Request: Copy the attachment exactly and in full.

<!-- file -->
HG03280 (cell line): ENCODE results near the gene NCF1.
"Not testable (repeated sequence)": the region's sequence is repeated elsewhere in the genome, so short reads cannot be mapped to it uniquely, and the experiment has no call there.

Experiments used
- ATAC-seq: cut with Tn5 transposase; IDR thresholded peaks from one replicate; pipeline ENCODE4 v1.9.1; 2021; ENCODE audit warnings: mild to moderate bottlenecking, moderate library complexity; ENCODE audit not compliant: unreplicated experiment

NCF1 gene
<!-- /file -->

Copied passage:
HG03280 (cell line): ENCODE results near the gene NCF1.
"Not testable (repeated sequence)": the region's sequence is repeated elsewhere in the genome, so short reads cannot be mapped to it uniquely, and the experiment has no call there.

Experiments used
- ATAC-seq: cut with Tn5 transposase; IDR thresholded peaks from one replicate; pipeline ENCODE4 v1.9.1; 2021; ENCODE audit warnings: mild to moderate bottlenecking, moderate library complexity; ENCODE audit not compliant: unreplicated experiment

NCF1 gene